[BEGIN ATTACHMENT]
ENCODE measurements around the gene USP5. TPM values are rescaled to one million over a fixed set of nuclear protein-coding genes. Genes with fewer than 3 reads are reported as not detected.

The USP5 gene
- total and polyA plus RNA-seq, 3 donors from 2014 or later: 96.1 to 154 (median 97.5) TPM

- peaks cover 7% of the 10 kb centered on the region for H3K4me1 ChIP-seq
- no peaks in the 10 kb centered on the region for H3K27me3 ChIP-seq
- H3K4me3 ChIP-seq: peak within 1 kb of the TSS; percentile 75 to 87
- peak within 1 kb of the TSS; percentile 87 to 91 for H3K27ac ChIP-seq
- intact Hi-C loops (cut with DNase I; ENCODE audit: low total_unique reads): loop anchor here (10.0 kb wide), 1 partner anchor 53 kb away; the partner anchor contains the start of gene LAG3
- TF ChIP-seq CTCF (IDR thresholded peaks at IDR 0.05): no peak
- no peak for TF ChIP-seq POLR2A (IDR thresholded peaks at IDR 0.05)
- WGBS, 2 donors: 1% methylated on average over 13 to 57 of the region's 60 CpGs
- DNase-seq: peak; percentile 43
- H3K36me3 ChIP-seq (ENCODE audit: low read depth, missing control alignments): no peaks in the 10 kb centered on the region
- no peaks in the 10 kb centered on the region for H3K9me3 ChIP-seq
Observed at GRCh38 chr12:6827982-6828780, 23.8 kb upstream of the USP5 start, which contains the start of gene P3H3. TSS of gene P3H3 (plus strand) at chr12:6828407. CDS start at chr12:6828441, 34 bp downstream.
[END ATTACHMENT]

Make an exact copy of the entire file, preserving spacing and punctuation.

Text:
ENCODE measurements around the gene USP5. TPM values are rescaled to one million over a fixed set of nuclear protein-coding genes. Genes with fewer than 3 reads are reported as not detected.

The USP5 gene
- total and polyA plus RNA-seq, 3 donors from 2014 or later: 96.1 to 154 (median 97.5) TPM

- peaks cover 7% of the 10 kb centered on the region for H3K4me1 ChIP-seq
- no peaks in the 10 kb centered on the region for H3K27me3 ChIP-seq
- H3K4me3 ChIP-seq: peak within 1 kb of the TSS; percentile 75 to 87
- peak within 1 kb of the TSS; percentile 87 to 91 for H3K27ac ChIP-seq
- intact Hi-C loops (cut with DNase I; ENCODE audit: low total_unique reads): loop anchor here (10.0 kb wide), 1 partner anchor 53 kb away; the partner anchor contains the start of gene LAG3
- TF ChIP-seq CTCF (IDR thresholded peaks at IDR 0.05): no peak
- no peak for TF ChIP-seq POLR2A (IDR thresholded peaks at IDR 0.05)
- WGBS, 2 donors: 1% methylated on average over 13 to 57 of the region's 60 CpGs
- DNase-seq: peak; percentile 43
- H3K36me3 ChIP-seq (ENCODE audit: low read depth, missing control alignments): no peaks in the 10 kb centered on the region
- no peaks in the 10 kb centered on the region for H3K9me3 ChIP-seq
Observed at GRCh38 chr12:6827982-6828780, 23.8 kb upstream of the USP5 start, which contains the start of gene P3H3. TSS of gene P3H3 (plus strand) at chr12:6828407. CDS start at chr12:6828441, 34 bp downstream.